• I'm going to wake this thread up… because it seems odd that none of you discuss running the battery directly on the 12V circuit.

    In most of your cases, you have a 12V battery circuit with a charger and an inverter to convert power into and back out of 12V ... at some varying rate of efficiency. Did it not occur to any of you to simply put the 12V battery (gel cel) on the 12V rail?

    Now... you need to adjust your power supply "up" to your battery's charge level. Typically gel cels are in the neighbourhood of 13.5 or 13.7 volts. As long as the Duet tolerates that, you're done. A Gel Cel should give you ~30 minutes of run for 350 watts (and cost ~$35) ... a $100 car battery should run the whole thing for 3 or 4 hours ... depending on things.

    If you get a larger battery ... you might want to up the power supply to 500W or so.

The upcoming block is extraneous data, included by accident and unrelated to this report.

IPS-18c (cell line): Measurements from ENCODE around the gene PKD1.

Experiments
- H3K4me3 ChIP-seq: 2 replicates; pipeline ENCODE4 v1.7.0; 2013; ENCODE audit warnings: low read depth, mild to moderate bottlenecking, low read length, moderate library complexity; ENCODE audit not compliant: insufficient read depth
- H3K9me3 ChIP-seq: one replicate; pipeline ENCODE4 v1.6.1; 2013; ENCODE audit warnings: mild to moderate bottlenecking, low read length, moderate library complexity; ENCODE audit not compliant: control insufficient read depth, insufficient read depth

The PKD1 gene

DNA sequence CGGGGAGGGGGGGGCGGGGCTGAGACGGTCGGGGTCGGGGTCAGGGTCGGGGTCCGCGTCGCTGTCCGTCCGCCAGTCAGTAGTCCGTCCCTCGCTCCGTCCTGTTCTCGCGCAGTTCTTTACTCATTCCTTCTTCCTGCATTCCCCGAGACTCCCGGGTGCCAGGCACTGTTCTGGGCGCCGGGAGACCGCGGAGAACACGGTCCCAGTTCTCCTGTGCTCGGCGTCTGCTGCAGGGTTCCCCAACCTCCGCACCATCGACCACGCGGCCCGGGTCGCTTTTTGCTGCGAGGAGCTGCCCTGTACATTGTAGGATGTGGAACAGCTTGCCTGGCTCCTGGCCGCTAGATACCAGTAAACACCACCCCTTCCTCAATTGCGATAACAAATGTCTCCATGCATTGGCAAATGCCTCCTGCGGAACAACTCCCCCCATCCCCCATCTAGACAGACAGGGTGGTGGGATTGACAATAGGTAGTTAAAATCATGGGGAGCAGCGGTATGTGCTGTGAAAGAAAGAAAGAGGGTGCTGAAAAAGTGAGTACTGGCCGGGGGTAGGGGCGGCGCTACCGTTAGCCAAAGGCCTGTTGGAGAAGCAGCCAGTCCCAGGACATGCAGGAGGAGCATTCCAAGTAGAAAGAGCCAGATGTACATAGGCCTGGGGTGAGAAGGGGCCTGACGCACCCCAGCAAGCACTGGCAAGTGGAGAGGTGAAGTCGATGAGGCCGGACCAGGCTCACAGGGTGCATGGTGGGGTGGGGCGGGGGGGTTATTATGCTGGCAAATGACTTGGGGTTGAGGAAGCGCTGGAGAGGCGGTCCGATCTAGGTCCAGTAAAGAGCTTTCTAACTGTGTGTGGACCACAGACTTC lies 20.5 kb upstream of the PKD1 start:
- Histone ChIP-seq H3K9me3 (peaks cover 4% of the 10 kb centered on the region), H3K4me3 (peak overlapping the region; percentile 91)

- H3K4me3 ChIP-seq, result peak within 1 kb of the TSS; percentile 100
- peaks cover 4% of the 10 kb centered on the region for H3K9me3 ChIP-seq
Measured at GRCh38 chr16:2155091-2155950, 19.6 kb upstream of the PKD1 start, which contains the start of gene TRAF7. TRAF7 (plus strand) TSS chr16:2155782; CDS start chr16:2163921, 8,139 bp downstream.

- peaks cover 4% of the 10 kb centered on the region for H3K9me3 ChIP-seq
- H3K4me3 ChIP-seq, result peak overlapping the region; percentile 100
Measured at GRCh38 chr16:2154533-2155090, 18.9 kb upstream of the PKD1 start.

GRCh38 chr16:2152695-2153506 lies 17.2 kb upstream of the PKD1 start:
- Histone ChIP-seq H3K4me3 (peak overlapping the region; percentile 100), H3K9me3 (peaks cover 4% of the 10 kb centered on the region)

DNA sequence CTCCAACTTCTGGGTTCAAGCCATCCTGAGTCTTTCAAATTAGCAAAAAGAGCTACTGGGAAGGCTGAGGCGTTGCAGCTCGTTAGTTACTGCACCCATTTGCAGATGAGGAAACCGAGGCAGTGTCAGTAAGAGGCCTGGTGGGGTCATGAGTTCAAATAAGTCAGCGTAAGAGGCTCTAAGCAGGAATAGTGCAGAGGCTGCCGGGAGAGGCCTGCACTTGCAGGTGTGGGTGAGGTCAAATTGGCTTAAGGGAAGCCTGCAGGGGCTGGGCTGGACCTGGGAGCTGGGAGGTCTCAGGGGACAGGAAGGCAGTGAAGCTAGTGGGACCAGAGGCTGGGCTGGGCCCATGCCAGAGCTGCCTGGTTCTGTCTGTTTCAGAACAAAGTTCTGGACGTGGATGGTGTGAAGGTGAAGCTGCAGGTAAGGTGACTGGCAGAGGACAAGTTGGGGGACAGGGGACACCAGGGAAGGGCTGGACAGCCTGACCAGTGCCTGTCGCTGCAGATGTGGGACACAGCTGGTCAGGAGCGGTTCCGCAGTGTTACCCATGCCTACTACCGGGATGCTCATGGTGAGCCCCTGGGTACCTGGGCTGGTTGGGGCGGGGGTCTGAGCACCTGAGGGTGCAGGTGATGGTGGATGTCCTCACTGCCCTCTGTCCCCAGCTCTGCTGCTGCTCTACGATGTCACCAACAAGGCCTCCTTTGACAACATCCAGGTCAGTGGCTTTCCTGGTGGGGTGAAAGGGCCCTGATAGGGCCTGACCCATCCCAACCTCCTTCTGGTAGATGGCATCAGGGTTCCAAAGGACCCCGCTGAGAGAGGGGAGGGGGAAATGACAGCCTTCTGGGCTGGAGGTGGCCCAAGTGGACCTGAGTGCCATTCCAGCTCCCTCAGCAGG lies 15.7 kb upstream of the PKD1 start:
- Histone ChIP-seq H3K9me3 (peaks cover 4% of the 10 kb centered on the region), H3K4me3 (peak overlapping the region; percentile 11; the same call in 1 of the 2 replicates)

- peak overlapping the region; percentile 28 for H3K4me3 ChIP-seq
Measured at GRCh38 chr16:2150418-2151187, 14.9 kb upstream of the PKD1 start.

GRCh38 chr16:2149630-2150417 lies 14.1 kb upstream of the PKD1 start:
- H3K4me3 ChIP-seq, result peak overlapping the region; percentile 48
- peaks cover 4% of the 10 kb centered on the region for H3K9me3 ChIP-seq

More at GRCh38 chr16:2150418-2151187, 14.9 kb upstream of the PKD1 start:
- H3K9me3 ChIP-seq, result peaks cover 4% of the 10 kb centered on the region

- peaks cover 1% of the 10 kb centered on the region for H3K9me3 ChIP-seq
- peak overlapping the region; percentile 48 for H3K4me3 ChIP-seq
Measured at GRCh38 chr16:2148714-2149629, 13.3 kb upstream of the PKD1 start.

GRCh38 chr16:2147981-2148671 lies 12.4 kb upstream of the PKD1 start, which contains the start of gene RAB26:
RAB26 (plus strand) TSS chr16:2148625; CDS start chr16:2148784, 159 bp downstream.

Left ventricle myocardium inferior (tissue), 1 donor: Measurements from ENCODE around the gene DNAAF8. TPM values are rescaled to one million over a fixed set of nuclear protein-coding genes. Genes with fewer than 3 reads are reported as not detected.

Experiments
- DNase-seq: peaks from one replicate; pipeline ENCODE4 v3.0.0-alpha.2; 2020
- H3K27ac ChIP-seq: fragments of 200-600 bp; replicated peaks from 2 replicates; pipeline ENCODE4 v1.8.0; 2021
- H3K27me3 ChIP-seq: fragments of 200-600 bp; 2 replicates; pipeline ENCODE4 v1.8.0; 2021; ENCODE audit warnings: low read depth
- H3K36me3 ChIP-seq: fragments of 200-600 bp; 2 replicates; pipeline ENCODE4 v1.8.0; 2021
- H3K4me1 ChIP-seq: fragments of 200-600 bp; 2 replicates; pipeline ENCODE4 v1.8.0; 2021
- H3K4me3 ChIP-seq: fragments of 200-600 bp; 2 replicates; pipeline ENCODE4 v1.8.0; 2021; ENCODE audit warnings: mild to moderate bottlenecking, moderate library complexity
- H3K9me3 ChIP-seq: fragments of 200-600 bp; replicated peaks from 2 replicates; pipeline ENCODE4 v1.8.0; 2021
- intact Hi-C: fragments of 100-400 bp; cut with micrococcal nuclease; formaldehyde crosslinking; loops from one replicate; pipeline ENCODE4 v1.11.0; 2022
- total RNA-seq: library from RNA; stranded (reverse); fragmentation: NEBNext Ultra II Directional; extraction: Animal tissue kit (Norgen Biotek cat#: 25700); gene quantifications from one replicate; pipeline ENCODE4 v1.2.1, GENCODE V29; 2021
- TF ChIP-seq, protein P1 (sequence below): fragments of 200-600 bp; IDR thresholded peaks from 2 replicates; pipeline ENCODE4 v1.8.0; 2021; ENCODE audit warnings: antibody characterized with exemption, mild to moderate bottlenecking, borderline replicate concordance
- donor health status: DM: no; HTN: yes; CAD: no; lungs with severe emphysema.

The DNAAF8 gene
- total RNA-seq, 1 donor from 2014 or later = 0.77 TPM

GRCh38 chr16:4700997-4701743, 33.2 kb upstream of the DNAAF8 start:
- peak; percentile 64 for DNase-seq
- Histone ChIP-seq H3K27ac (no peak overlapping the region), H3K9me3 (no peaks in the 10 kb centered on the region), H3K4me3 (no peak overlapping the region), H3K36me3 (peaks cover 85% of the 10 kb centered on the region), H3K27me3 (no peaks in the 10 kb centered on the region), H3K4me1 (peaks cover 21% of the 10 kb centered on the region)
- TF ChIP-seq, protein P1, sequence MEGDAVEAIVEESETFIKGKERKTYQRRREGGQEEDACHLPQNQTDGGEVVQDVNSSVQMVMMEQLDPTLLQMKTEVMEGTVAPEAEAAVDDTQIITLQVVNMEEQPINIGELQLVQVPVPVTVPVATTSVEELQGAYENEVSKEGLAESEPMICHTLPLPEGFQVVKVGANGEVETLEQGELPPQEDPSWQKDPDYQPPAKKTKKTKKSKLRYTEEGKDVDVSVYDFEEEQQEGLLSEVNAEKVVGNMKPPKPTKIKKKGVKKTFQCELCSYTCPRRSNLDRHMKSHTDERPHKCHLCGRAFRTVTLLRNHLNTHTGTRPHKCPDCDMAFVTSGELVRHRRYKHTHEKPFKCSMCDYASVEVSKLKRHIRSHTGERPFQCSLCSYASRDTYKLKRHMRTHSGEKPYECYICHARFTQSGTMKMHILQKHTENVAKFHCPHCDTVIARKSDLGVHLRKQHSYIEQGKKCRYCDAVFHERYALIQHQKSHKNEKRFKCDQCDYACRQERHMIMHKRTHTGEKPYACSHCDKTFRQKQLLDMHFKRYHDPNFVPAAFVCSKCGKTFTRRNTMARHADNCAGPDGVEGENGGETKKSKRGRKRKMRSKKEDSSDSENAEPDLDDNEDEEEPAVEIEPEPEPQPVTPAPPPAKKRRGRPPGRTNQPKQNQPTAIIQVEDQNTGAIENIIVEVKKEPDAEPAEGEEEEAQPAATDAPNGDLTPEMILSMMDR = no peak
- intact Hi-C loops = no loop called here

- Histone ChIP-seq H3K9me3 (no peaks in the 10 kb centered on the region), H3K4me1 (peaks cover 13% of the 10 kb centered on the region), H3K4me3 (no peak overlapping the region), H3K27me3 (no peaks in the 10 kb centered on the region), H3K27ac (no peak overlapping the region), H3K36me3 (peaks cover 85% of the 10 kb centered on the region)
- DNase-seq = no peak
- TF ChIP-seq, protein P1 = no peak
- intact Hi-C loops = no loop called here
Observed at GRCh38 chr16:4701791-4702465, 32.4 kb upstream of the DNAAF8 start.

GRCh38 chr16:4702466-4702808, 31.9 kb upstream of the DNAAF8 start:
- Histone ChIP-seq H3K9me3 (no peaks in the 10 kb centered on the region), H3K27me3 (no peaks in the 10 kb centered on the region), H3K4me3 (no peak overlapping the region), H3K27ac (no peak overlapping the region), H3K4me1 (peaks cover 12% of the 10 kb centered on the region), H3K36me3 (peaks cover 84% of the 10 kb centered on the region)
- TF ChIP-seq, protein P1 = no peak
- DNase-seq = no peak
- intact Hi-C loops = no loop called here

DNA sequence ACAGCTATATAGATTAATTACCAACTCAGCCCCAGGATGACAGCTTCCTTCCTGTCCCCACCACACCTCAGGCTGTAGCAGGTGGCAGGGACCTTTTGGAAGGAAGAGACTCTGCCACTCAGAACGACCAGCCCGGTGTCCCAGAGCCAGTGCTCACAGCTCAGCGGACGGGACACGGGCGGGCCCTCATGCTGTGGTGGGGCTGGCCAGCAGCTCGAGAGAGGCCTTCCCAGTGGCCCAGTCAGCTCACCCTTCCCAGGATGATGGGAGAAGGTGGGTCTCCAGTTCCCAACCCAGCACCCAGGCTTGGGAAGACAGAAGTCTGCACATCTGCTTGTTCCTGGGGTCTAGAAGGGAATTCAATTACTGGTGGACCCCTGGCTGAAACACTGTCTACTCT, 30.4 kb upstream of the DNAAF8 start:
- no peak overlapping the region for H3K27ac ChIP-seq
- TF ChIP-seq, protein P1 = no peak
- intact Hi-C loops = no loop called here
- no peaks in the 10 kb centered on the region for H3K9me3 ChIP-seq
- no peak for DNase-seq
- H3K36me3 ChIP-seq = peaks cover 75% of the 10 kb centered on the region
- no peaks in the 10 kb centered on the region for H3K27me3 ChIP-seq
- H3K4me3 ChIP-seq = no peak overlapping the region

On some other post our fearless leader said the "low voltage" warning was around 9.8V ... so you'll get 80 or 90 percent of the useful life of a 12V lead-acid cell and you should get a very high efficiency out of the system.



  • I've been thinking about pressing an old ups (with new cells) into service to prevent failed prints. I started a thread on it here https://www.duet3d.com/forum/thread.php?id=4634#p40465 I have some delay relays on order, an unusual type which switch the relay after the delay rather than switching it then starting the countdown and then unlatching it. My intention is to use the ups active led output to switch the relay on when the battery comes on, and then connect the other side of the relay to an endstop channel with a pause command triggered by it. If the timer doesn't run out it doesn't get sent so short outages don't pause the printer, if it does then the machine pauses and saves the resume data before the battery reaches the voltage where the ups switches off. This will suit me as one ups can power 3 machines for long enough to achieve this. Although I will have to test all three machines running and pull the power and see how long it can sustain them.